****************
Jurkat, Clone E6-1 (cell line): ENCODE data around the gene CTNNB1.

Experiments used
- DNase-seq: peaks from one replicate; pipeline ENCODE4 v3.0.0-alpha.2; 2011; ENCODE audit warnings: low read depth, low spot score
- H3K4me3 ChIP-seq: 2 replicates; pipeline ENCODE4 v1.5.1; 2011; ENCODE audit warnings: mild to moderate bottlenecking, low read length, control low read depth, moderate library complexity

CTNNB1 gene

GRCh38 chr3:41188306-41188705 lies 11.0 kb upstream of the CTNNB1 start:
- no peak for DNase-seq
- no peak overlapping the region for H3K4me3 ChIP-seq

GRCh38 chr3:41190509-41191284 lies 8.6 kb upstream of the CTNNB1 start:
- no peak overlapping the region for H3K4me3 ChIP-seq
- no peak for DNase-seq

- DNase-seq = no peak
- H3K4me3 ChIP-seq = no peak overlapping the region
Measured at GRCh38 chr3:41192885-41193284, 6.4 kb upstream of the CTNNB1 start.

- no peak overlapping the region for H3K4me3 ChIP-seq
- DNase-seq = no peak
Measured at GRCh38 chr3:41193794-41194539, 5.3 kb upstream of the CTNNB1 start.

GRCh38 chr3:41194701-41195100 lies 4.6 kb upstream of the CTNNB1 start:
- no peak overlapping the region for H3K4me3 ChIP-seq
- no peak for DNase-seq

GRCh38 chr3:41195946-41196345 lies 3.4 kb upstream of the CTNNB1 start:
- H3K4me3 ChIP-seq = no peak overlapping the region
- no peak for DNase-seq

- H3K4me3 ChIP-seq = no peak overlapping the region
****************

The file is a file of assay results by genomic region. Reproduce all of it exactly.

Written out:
Jurkat, Clone E6-1 (cell line): ENCODE data around the gene CTNNB1.

Experiments used
- DNase-seq: peaks from one replicate; pipeline ENCODE4 v3.0.0-alpha.2; 2011; ENCODE audit warnings: low read depth, low spot score
- H3K4me3 ChIP-seq: 2 replicates; pipeline ENCODE4 v1.5.1; 2011; ENCODE audit warnings: mild to moderate bottlenecking, low read length, control low read depth, moderate library complexity

CTNNB1 gene

GRCh38 chr3:41188306-41188705 lies 11.0 kb upstream of the CTNNB1 start:
- no peak for DNase-seq
- no peak overlapping the region for H3K4me3 ChIP-seq

GRCh38 chr3:41190509-41191284 lies 8.6 kb upstream of the CTNNB1 start:
- no peak overlapping the region for H3K4me3 ChIP-seq
- no peak for DNase-seq

- DNase-seq = no peak
- H3K4me3 ChIP-seq = no peak overlapping the region
Measured at GRCh38 chr3:41192885-41193284, 6.4 kb upstream of the CTNNB1 start.

- no peak overlapping the region for H3K4me3 ChIP-seq
- DNase-seq = no peak
Measured at GRCh38 chr3:41193794-41194539, 5.3 kb upstream of the CTNNB1 start.

GRCh38 chr3:41194701-41195100 lies 4.6 kb upstream of the CTNNB1 start:
- no peak overlapping the region for H3K4me3 ChIP-seq
- no peak for DNase-seq

GRCh38 chr3:41195946-41196345 lies 3.4 kb upstream of the CTNNB1 start:
- H3K4me3 ChIP-seq = no peak overlapping the region
- no peak for DNase-seq

- H3K4me3 ChIP-seq = no peak overlapping the region